A recent study has found that people who live in scenic places are less likely to affiliate with organized religion. The author compared data from the USDA on scenic qualities and where they are found, with census data on religious affiliation, and discovered that areas considered to be beautiful also had lower levels of religious adherence. This is an interesting and illuminative finding, making clever use of available data to shed light on the phenomenon of increasing numbers of religious “nones”. Because this was a sociological study, psychological factors were not considered, though, including the transcendent function of beauty.
The transcendent function of beauty has a powerful transformative effect, causing people to reconnect to the Ultimate. This is something contemplatives know and make use of. Beauty can provide a numinous experience that helps us transcend the mundane and see the Oneness we all share. For some, this can provide a spiritual experience that is more powerful than formal worship. Perhaps the power comes from a more direct experience of the Divine, and some people prefer this to the usual mediated experience provided in traditional worship. In the Middle Ages, going to church afforded a downtrodden populace one of the very few experiences of beauty they had. The glorious music, fragrant incense, and magnificent churches took these people up out of their grim daily existence to a special experience of beauty that helped to bring them closer to God. This type of aesthetic pleasure can be found whenever one encounters overwhelming beauty, and that beauty can provide a significant spiritual experience. Beauty is an important part of spiritual practice because of the power it has to show us God. Beauty, because it is such an important, meaningful, and powerful foundation, should be included in one’s spiritual practice, as well as in the rest of our lives and in our environments.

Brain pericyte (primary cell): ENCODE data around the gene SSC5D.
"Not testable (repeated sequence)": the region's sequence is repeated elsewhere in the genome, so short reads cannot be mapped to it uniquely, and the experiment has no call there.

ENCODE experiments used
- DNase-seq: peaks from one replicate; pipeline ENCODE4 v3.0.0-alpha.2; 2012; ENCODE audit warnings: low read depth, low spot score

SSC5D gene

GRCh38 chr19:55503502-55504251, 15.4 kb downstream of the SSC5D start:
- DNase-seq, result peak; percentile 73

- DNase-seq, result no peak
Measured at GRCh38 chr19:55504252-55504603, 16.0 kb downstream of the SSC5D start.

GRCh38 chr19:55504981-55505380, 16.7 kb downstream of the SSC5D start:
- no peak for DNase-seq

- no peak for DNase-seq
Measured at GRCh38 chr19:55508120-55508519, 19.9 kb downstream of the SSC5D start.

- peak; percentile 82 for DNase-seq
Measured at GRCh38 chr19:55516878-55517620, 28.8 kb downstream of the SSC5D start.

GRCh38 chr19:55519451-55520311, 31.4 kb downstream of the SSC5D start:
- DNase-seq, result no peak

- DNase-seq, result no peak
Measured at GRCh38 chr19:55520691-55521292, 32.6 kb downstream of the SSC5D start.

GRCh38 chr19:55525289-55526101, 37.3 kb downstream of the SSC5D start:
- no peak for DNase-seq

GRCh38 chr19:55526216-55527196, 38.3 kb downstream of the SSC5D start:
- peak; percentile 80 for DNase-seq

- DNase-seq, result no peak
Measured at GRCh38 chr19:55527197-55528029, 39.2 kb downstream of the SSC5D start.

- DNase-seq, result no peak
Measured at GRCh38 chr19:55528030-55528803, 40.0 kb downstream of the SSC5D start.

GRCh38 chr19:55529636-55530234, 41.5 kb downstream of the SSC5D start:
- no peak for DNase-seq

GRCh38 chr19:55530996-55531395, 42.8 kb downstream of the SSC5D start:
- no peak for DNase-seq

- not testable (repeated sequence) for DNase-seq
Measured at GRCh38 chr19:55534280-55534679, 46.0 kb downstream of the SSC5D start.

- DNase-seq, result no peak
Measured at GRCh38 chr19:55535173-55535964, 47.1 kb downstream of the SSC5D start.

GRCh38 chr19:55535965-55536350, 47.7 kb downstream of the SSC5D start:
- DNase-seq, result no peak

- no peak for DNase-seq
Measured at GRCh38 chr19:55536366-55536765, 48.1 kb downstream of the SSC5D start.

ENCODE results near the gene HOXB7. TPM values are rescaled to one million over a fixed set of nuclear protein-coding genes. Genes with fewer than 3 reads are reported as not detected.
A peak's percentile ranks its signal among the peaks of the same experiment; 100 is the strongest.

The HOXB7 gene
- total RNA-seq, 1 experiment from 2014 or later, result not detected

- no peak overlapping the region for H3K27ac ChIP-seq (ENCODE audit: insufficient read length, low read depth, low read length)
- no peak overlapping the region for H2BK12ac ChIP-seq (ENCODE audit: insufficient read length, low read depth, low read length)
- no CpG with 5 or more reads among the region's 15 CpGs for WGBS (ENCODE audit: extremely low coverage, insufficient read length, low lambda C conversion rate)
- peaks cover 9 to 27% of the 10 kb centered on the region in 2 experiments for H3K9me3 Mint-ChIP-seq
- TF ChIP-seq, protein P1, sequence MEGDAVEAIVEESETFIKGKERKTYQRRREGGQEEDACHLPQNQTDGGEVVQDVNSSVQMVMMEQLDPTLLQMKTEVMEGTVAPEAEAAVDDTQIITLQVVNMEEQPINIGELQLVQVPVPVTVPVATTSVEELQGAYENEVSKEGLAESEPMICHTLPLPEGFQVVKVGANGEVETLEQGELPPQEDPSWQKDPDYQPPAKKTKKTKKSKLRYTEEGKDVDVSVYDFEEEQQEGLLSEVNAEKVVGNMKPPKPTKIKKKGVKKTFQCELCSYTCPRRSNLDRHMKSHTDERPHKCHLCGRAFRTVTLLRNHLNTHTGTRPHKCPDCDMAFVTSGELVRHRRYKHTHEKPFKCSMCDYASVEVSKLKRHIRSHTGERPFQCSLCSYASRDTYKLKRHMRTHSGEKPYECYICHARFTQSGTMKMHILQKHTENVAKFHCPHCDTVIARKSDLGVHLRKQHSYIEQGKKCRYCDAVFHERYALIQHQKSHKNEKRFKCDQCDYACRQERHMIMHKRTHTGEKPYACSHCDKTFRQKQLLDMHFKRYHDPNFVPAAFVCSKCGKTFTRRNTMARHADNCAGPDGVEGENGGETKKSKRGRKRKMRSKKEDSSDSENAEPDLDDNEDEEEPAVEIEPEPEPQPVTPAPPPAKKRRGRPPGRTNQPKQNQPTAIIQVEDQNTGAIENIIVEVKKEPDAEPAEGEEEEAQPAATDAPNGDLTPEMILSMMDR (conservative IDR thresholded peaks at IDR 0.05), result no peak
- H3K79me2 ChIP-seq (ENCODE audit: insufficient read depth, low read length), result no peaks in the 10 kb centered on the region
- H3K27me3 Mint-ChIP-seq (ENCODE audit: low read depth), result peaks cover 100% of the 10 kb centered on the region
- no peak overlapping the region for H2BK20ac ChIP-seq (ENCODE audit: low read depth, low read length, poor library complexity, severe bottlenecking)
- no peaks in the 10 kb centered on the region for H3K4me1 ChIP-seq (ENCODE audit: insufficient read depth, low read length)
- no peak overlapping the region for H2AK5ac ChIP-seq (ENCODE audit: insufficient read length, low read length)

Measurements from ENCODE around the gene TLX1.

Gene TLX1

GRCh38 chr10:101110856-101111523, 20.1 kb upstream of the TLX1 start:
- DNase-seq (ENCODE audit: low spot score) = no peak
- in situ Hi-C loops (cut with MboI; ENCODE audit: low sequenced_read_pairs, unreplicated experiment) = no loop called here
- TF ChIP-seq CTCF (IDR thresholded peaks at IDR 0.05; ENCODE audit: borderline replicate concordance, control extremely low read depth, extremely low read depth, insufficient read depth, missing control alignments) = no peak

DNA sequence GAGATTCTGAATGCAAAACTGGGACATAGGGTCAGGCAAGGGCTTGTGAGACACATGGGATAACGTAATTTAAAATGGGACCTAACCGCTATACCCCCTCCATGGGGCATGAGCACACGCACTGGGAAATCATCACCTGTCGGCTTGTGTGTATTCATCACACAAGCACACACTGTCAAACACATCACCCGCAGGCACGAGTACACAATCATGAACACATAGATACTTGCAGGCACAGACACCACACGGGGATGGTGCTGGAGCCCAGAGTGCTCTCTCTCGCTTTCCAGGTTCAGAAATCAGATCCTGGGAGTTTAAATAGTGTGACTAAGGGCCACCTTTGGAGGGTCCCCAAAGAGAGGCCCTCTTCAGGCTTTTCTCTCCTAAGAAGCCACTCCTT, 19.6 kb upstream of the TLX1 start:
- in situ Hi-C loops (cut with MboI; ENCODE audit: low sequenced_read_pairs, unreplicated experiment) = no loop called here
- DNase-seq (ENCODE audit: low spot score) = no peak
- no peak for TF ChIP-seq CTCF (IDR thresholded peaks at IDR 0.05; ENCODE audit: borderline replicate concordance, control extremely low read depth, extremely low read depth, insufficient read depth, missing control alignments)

The study, entitled “The Natural Environment as a Spiritual Resource: A Theory of Regional Variation in Religious Adherence” by Todd W. Ferguson is published in the journal Sociology of Religion, 76:3.
Copyright © 2015 Teresa Chupp. All rights reserved.